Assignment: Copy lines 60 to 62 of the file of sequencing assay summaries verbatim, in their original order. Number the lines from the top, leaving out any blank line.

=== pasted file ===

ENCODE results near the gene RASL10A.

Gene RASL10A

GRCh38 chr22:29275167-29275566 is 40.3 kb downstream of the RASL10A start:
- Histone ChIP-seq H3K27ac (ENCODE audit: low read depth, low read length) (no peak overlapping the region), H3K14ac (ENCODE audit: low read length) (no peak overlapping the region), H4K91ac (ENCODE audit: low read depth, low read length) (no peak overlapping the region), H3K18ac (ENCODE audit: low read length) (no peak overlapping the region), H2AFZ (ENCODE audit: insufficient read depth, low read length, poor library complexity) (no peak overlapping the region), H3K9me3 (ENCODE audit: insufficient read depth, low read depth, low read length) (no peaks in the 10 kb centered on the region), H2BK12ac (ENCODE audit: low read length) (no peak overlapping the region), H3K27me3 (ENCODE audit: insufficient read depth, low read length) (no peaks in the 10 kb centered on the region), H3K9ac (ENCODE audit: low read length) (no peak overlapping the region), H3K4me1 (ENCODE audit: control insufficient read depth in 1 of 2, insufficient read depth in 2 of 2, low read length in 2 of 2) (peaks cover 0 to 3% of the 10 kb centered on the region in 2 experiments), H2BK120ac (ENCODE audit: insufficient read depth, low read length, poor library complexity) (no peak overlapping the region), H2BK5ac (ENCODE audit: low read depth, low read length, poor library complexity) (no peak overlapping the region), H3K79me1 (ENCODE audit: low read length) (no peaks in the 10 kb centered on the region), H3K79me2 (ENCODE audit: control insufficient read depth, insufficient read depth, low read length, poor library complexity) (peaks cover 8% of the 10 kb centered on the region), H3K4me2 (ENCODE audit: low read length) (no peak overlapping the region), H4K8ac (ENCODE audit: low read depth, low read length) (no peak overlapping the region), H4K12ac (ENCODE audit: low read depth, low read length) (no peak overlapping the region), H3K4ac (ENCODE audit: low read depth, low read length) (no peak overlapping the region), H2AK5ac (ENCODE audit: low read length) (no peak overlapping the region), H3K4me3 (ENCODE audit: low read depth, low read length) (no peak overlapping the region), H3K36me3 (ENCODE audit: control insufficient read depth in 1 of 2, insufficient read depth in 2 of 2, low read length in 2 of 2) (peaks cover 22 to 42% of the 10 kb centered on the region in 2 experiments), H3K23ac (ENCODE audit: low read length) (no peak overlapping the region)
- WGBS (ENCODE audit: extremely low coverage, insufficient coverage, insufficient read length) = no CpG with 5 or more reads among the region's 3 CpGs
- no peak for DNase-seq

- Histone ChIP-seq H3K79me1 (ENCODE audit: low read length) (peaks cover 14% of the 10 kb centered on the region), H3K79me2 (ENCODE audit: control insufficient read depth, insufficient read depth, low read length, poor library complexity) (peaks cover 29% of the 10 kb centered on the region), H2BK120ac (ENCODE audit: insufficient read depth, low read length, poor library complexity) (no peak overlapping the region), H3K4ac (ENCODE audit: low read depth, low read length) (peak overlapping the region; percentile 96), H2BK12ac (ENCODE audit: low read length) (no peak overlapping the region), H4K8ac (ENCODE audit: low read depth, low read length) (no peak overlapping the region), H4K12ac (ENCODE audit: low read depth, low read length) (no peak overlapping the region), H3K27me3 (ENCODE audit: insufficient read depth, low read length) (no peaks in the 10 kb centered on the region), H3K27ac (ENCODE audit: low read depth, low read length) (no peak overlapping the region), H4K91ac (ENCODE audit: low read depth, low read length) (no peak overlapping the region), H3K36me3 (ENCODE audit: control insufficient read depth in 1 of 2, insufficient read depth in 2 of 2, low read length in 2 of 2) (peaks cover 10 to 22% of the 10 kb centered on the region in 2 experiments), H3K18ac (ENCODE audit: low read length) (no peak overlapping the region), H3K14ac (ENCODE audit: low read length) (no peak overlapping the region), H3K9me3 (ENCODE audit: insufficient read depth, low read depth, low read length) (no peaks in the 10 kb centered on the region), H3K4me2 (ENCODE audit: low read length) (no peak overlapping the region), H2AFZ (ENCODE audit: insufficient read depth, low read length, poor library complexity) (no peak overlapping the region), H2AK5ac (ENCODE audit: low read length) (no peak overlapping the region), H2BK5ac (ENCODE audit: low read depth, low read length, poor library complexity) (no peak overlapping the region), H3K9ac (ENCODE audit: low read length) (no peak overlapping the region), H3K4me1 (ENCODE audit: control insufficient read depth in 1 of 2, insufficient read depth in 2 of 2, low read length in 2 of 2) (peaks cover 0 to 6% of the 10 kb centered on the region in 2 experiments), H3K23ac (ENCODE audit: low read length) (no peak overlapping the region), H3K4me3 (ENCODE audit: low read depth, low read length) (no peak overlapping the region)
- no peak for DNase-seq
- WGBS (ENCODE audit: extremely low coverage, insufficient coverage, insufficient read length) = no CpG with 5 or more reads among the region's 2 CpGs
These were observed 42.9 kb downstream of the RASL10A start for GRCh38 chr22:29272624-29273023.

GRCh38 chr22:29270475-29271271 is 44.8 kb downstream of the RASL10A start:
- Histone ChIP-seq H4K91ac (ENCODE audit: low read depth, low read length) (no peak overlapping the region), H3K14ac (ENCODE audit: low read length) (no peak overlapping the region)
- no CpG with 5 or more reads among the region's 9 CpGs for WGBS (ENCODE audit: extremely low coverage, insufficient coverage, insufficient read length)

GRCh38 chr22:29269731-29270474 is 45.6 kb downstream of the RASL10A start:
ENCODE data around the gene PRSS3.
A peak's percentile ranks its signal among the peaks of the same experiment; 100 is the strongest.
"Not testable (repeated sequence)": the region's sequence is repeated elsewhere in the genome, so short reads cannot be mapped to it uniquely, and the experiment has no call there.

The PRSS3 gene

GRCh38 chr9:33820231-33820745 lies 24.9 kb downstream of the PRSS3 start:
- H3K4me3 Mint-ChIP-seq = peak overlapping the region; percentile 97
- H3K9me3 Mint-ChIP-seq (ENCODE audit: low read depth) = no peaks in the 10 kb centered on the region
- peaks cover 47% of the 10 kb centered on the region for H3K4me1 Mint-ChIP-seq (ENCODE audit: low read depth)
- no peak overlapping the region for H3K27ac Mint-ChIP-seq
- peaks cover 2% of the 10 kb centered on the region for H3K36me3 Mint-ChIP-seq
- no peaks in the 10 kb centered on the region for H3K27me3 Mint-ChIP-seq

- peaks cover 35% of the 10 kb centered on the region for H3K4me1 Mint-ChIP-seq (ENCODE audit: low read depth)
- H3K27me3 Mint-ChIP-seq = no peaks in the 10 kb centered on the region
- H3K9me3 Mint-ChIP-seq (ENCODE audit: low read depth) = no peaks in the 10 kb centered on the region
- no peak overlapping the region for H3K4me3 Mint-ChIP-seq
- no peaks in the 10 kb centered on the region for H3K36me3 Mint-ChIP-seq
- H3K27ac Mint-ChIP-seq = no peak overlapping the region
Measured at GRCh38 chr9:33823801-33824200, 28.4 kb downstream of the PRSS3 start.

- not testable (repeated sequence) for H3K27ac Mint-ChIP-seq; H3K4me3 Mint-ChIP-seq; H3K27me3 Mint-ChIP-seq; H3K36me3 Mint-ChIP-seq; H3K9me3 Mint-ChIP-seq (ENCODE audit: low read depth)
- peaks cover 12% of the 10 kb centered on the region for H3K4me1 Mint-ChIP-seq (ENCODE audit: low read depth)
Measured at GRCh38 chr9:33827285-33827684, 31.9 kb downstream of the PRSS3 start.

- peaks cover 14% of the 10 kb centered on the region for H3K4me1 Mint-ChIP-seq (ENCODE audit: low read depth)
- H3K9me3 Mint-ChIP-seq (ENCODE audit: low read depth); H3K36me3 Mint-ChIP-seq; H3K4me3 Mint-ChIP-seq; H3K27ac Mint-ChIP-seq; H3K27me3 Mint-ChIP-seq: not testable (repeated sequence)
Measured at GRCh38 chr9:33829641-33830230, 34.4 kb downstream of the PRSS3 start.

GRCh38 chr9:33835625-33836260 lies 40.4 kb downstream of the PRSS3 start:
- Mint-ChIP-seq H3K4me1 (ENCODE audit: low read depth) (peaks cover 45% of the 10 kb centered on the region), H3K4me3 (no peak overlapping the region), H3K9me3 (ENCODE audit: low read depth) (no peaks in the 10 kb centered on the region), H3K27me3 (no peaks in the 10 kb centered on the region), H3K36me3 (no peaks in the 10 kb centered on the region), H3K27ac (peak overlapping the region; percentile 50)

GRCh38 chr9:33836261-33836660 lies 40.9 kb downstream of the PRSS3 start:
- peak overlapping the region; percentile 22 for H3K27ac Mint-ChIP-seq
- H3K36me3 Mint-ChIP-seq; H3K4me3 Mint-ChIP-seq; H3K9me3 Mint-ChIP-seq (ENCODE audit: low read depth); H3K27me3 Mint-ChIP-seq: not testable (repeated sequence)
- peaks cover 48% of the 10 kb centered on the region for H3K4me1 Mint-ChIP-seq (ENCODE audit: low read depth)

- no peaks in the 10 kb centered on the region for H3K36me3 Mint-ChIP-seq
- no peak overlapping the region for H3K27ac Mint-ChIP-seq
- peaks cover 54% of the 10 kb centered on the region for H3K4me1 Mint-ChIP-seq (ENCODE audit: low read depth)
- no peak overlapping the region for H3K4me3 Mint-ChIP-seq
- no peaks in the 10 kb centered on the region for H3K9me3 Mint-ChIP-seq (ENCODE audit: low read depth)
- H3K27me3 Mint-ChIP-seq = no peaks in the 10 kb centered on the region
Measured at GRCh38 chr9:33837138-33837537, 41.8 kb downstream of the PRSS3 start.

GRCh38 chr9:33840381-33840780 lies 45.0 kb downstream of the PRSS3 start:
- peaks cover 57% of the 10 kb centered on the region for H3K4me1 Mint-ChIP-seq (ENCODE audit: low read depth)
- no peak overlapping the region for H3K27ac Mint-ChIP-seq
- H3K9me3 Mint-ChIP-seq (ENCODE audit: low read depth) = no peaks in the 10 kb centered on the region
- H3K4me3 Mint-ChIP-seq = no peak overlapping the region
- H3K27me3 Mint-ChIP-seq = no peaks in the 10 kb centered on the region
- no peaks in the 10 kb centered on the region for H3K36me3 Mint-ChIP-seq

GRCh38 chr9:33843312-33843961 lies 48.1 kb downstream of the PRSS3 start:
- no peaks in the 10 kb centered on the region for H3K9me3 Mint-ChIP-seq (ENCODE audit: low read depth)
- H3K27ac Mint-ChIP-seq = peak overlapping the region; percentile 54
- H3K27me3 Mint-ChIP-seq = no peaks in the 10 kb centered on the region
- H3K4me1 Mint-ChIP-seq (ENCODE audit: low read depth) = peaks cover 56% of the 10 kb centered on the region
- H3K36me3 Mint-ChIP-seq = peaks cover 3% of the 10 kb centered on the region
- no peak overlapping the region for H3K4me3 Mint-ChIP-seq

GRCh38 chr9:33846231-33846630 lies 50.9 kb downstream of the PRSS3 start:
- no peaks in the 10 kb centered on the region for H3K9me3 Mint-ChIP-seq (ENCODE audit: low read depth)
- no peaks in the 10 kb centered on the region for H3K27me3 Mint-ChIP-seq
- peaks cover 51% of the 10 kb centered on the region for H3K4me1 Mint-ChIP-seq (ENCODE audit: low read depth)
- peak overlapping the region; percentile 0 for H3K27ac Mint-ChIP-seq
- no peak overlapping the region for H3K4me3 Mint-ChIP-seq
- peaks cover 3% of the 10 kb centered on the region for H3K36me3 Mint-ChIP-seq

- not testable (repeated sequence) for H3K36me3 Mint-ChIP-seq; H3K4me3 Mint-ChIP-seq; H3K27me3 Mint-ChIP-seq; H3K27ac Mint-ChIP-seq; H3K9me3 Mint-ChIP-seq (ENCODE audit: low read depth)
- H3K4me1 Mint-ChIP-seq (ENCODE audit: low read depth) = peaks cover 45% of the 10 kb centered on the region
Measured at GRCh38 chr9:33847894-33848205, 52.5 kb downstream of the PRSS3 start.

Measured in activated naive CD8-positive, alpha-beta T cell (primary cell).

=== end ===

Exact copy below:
- no peaks in the 10 kb centered on the region for H3K9me3 Mint-ChIP-seq (ENCODE audit: low read depth)
- H3K27ac Mint-ChIP-seq = peak overlapping the region; percentile 54
- H3K27me3 Mint-ChIP-seq = no peaks in the 10 kb centered on the region